Tasting and Feeling the Truth

by Ray Reuter on May 1, 2014

chickenstagesThere is a big difference between knowledge and awareness. Knowledge is about information, about what I “know,” about what’s in my head. Knowing does not often translate into doing. I may know that smoking is unhealthy, and I continue to smoke. I may know that getting more organized and managing my time better will result in greater productivity and results, yet I continue to just focus on the urgent stuff in front of me. I may know that spending more time with my employees / spouse / children will deepen those relationships, yet I am too busy with other things and keep putting things off.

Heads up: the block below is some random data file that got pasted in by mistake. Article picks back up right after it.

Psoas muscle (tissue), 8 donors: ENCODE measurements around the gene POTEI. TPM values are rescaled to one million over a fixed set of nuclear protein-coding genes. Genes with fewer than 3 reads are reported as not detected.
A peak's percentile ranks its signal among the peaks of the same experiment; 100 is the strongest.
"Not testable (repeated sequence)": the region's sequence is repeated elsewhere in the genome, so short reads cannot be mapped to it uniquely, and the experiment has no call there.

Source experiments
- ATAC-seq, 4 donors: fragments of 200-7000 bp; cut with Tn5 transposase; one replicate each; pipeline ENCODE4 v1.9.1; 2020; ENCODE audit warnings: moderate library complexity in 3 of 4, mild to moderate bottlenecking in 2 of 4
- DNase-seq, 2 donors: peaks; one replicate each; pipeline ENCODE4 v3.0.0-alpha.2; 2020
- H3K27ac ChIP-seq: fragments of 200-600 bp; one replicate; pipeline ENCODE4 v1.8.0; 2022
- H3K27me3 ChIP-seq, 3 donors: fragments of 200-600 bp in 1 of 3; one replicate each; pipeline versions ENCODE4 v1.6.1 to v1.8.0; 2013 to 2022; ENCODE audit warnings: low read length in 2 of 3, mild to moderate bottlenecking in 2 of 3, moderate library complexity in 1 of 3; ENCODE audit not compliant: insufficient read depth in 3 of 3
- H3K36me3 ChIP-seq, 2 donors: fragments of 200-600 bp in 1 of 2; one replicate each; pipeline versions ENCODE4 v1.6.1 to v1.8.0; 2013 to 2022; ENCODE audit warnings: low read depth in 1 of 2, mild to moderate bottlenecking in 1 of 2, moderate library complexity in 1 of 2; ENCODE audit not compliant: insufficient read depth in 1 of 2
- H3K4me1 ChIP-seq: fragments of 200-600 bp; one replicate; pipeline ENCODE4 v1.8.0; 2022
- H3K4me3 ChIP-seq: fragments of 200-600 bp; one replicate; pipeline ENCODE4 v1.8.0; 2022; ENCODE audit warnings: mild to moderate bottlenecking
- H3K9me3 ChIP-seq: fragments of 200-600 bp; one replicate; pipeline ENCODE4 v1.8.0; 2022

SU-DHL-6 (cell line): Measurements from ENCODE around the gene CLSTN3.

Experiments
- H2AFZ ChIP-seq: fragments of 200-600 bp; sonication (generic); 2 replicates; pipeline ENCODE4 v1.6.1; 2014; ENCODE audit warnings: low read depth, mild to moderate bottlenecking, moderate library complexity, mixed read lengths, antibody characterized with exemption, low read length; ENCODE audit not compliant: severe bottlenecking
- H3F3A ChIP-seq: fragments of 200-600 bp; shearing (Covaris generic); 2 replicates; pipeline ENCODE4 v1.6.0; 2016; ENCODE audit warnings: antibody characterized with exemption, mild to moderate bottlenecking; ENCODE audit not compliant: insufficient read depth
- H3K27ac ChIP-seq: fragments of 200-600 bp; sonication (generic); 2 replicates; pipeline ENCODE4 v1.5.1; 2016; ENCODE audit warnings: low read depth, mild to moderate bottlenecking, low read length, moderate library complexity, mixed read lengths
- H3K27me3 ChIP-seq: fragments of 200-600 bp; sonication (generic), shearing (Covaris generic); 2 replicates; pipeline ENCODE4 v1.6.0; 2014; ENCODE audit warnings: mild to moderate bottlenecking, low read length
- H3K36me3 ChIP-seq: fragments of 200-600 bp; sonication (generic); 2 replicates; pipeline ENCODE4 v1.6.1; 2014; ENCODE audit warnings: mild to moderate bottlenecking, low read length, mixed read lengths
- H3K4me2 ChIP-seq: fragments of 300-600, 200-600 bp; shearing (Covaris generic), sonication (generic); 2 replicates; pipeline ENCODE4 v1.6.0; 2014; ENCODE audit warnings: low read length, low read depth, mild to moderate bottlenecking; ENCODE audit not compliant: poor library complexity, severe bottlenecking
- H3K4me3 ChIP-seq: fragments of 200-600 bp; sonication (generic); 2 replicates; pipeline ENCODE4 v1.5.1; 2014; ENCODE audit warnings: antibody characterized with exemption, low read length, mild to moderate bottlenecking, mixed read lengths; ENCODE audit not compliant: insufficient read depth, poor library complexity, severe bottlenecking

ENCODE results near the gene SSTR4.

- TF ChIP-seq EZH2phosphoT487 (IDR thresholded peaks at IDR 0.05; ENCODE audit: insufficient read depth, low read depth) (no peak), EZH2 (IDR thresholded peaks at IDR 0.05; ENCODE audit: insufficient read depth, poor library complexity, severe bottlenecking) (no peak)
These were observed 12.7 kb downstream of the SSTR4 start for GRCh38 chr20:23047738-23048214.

Awareness is a deeper concept that leads to action, a change in behavior. Your doctor says you have spots on your lungs and they could be cancer – suddenly you are aware that smoking could kill you. And ideally change occurs. Smoking that was unhealthy transforms into smoking could kill me! Before I knew smoking could kill me; now, I am aware it could kill me. A client leaves for a competitor because of lack of follow-up and poor client service. Awareness! My behavior is negatively impacting me. Before I knew I should do better with following up and providing service; now I am aware clients want that or they will leave.

St. Ignatius has a nice expression for this reality. He calls it tasting and feeling the truth— not knowing it, but tasting and feeling it, getting a feel for it. When you get a feel for it – for the truth, for reality, for the brutal facts – you will likely change. When you just know it in your head, you won’t.

What do you currently know that you want to shift to awareness to alter what lies ahead?

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